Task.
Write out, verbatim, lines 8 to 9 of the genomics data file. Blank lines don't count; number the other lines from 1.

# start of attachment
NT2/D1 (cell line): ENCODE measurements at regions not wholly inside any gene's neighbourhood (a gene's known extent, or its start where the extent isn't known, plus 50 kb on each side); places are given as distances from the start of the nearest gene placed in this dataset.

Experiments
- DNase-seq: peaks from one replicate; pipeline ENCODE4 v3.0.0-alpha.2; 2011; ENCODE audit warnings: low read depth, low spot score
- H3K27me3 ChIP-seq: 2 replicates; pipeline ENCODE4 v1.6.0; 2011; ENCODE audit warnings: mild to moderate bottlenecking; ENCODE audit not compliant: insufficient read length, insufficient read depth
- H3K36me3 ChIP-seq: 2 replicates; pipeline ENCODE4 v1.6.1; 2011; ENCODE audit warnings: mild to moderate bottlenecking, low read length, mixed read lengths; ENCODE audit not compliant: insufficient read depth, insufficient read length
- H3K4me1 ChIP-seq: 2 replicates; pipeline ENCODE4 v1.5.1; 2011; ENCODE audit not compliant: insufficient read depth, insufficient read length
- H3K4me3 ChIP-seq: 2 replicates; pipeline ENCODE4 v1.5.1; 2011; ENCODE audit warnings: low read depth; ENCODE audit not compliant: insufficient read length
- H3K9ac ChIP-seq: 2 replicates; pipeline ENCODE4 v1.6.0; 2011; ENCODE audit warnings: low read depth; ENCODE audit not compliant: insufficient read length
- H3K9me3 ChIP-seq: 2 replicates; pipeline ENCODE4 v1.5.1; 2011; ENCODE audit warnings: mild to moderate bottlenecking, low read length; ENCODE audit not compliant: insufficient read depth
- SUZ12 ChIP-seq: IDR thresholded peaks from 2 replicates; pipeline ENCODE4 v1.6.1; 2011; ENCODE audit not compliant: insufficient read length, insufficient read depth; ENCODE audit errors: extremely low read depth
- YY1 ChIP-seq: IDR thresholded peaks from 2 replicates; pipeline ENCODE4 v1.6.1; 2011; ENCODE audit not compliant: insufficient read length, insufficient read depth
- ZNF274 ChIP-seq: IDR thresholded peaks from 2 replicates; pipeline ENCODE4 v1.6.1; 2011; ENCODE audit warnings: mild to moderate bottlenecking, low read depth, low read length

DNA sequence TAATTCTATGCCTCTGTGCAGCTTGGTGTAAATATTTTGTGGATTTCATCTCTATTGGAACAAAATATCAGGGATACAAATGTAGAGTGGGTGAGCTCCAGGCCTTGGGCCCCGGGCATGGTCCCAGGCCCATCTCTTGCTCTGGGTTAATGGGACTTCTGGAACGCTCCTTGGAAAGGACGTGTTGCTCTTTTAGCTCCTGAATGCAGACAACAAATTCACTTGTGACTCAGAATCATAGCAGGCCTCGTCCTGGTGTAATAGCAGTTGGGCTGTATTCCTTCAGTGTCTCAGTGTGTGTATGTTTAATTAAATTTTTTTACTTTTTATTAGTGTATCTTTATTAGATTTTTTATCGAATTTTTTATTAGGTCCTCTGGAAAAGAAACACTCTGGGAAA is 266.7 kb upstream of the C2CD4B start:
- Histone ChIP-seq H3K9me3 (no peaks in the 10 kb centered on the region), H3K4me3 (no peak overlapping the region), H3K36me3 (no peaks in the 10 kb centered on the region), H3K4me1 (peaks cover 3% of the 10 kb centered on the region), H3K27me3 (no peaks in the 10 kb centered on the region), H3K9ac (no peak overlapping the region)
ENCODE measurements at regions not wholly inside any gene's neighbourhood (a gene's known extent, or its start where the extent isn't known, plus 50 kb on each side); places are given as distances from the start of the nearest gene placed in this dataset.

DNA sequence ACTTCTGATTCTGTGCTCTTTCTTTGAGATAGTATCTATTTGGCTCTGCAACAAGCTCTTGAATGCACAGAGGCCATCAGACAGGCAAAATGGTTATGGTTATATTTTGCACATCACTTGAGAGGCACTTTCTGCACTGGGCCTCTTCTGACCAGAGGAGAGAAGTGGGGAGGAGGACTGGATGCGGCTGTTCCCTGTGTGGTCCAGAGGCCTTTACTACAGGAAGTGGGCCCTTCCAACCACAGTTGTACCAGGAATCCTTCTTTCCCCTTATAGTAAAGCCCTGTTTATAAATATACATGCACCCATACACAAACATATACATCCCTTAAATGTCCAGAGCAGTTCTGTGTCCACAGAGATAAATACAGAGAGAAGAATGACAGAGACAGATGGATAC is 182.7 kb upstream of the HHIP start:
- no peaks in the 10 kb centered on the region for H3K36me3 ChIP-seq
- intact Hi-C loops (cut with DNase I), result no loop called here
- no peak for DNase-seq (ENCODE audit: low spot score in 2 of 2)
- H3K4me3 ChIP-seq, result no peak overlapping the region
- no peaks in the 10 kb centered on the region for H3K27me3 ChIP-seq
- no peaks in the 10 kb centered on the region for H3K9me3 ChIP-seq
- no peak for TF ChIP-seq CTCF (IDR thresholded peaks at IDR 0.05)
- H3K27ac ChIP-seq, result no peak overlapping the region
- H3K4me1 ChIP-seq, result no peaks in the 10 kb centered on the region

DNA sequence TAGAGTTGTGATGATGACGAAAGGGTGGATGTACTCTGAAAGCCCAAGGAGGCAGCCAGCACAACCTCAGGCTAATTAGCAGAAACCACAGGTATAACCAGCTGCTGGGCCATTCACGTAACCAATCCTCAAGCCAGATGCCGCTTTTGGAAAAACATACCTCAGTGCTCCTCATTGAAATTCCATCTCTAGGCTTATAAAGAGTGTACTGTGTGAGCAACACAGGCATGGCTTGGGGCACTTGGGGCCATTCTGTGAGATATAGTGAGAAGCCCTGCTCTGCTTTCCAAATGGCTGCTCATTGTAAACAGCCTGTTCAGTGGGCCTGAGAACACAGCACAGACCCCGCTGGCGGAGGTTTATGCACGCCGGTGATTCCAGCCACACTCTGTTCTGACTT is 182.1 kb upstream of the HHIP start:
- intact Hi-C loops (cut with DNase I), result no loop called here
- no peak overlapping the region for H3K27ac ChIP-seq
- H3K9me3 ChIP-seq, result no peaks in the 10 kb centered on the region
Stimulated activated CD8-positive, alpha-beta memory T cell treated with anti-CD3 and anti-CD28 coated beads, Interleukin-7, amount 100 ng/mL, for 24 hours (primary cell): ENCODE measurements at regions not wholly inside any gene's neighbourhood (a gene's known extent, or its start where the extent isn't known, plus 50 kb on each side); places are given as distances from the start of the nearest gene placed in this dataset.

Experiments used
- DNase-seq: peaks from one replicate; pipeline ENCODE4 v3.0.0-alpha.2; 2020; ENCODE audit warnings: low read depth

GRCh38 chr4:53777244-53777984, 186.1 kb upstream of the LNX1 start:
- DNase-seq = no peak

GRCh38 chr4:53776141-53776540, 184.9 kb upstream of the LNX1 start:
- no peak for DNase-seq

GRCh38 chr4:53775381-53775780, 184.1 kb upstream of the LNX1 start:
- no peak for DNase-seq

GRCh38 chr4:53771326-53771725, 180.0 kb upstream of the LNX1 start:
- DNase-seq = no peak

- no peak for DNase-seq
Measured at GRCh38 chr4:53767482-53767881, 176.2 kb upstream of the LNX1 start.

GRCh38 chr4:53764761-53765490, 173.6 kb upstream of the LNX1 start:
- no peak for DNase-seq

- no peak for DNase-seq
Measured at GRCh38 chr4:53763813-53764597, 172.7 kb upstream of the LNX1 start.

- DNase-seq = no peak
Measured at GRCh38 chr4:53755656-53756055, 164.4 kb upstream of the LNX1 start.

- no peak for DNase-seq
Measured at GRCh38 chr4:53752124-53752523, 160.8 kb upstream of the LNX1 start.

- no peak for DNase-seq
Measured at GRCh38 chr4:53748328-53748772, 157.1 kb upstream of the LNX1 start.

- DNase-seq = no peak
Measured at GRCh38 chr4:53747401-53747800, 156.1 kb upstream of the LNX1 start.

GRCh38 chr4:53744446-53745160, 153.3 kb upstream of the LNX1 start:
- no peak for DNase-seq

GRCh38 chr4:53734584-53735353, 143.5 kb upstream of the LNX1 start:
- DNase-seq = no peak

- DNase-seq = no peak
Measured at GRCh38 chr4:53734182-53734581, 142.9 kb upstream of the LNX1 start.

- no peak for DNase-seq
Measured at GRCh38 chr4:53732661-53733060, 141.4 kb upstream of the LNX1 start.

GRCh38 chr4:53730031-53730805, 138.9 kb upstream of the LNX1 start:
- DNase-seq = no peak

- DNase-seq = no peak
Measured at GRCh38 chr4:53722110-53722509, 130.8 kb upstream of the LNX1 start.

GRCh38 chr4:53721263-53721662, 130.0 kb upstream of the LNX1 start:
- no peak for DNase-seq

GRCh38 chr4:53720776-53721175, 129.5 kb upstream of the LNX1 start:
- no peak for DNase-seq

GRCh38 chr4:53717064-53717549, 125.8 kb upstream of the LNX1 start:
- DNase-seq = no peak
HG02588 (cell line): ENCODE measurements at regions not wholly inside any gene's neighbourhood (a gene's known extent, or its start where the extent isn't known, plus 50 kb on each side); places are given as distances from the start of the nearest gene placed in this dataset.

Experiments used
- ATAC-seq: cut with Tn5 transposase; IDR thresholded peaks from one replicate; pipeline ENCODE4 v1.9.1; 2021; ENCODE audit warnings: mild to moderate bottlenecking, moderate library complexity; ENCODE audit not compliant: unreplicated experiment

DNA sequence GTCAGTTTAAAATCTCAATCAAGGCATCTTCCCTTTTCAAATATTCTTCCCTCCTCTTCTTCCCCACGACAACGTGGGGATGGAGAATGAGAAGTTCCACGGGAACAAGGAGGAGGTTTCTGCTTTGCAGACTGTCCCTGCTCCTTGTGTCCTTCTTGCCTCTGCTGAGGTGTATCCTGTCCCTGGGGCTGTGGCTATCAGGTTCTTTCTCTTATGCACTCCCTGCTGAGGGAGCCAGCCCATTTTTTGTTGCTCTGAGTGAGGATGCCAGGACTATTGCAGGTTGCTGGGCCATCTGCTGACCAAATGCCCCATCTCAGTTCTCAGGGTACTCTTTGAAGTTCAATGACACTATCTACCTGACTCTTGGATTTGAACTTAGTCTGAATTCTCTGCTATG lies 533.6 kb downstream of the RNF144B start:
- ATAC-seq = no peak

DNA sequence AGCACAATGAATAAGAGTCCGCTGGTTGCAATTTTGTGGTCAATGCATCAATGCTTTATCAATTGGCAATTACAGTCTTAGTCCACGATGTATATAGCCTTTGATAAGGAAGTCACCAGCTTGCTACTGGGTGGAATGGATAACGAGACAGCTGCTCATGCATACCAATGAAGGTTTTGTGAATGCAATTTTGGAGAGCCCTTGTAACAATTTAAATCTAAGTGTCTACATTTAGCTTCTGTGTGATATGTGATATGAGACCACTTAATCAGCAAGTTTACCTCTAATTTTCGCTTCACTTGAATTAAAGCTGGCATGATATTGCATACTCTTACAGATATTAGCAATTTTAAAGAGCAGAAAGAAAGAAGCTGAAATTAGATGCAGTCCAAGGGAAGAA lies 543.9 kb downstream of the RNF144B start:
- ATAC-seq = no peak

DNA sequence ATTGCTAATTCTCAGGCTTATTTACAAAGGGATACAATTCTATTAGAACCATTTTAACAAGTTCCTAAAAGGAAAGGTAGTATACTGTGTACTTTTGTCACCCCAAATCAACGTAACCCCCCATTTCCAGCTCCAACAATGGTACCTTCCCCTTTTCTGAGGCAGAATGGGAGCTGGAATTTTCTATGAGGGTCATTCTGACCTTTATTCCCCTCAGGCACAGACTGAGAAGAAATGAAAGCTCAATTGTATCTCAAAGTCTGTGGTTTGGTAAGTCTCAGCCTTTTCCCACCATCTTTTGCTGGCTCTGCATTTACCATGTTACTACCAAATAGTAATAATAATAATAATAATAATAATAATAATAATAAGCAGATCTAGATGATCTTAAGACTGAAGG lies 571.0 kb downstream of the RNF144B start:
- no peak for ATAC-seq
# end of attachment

- H3K9ac ChIP-seq: 2 replicates; pipeline ENCODE4 v1.6.0; 2011; ENCODE audit warnings: low read depth; ENCODE audit not compliant: insufficient read length
- H3K9me3 ChIP-seq: 2 replicates; pipeline ENCODE4 v1.5.1; 2011; ENCODE audit warnings: mild to moderate bottlenecking, low read length; ENCODE audit not compliant: insufficient read depth